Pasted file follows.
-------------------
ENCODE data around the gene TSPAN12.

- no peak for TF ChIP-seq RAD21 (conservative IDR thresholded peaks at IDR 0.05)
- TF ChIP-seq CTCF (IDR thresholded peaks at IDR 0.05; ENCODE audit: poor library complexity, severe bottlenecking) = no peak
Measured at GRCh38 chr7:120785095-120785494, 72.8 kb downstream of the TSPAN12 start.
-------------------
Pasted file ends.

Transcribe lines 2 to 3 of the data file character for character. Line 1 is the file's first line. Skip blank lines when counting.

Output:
- no peak for TF ChIP-seq RAD21 (conservative IDR thresholded peaks at IDR 0.05)
- TF ChIP-seq CTCF (IDR thresholded peaks at IDR 0.05; ENCODE audit: poor library complexity, severe bottlenecking) = no peak